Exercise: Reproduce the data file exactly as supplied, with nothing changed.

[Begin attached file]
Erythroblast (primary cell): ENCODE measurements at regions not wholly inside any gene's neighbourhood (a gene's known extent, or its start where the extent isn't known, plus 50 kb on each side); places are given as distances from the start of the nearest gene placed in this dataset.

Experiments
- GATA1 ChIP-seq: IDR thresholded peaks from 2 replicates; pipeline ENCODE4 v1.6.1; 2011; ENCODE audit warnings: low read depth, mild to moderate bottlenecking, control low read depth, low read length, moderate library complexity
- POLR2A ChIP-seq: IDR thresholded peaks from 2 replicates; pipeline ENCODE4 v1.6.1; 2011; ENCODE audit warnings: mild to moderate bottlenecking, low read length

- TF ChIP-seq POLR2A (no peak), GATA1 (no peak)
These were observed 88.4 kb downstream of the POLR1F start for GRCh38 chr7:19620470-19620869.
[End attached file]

Erythroblast (primary cell): ENCODE measurements at regions not wholly inside any gene's neighbourhood (a gene's known extent, or its start where the extent isn't known, plus 50 kb on each side); places are given as distances from the start of the nearest gene placed in this dataset.

Experiments
- GATA1 ChIP-seq: IDR thresholded peaks from 2 replicates; pipeline ENCODE4 v1.6.1; 2011; ENCODE audit warnings: low read depth, mild to moderate bottlenecking, control low read depth, low read length, moderate library complexity
- POLR2A ChIP-seq: IDR thresholded peaks from 2 replicates; pipeline ENCODE4 v1.6.1; 2011; ENCODE audit warnings: mild to moderate bottlenecking, low read length

- TF ChIP-seq POLR2A (no peak), GATA1 (no peak)
These were observed 88.4 kb downstream of the POLR1F start for GRCh38 chr7:19620470-19620869.